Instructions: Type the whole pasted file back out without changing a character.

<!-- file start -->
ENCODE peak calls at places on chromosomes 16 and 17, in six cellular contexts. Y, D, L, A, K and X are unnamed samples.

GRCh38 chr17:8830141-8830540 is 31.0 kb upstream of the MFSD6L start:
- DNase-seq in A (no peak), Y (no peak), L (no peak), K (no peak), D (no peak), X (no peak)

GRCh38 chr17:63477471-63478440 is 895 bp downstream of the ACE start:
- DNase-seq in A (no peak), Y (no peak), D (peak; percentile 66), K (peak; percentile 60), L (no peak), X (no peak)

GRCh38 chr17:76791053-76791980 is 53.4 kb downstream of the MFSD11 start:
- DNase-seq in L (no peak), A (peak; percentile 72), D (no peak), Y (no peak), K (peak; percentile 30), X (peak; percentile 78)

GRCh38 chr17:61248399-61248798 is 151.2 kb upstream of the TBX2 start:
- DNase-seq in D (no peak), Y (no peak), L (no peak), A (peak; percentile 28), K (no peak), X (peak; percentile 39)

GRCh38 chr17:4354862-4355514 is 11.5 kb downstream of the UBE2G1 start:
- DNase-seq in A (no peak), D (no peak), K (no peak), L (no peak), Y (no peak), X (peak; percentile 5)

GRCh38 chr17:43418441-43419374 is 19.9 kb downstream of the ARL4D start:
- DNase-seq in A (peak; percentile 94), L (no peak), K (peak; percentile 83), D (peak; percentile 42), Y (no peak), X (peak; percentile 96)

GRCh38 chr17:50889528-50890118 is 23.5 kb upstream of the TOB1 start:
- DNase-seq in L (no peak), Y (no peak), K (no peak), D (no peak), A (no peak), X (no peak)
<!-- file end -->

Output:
ENCODE peak calls at places on chromosomes 16 and 17, in six cellular contexts. Y, D, L, A, K and X are unnamed samples.

GRCh38 chr17:8830141-8830540 is 31.0 kb upstream of the MFSD6L start:
- DNase-seq in A (no peak), Y (no peak), L (no peak), K (no peak), D (no peak), X (no peak)

GRCh38 chr17:63477471-63478440 is 895 bp downstream of the ACE start:
- DNase-seq in A (no peak), Y (no peak), D (peak; percentile 66), K (peak; percentile 60), L (no peak), X (no peak)

GRCh38 chr17:76791053-76791980 is 53.4 kb downstream of the MFSD11 start:
- DNase-seq in L (no peak), A (peak; percentile 72), D (no peak), Y (no peak), K (peak; percentile 30), X (peak; percentile 78)

GRCh38 chr17:61248399-61248798 is 151.2 kb upstream of the TBX2 start:
- DNase-seq in D (no peak), Y (no peak), L (no peak), A (peak; percentile 28), K (no peak), X (peak; percentile 39)

GRCh38 chr17:4354862-4355514 is 11.5 kb downstream of the UBE2G1 start:
- DNase-seq in A (no peak), D (no peak), K (no peak), L (no peak), Y (no peak), X (peak; percentile 5)

GRCh38 chr17:43418441-43419374 is 19.9 kb downstream of the ARL4D start:
- DNase-seq in A (peak; percentile 94), L (no peak), K (peak; percentile 83), D (peak; percentile 42), Y (no peak), X (peak; percentile 96)

GRCh38 chr17:50889528-50890118 is 23.5 kb upstream of the TOB1 start:
- DNase-seq in L (no peak), Y (no peak), K (no peak), D (no peak), A (no peak), X (no peak)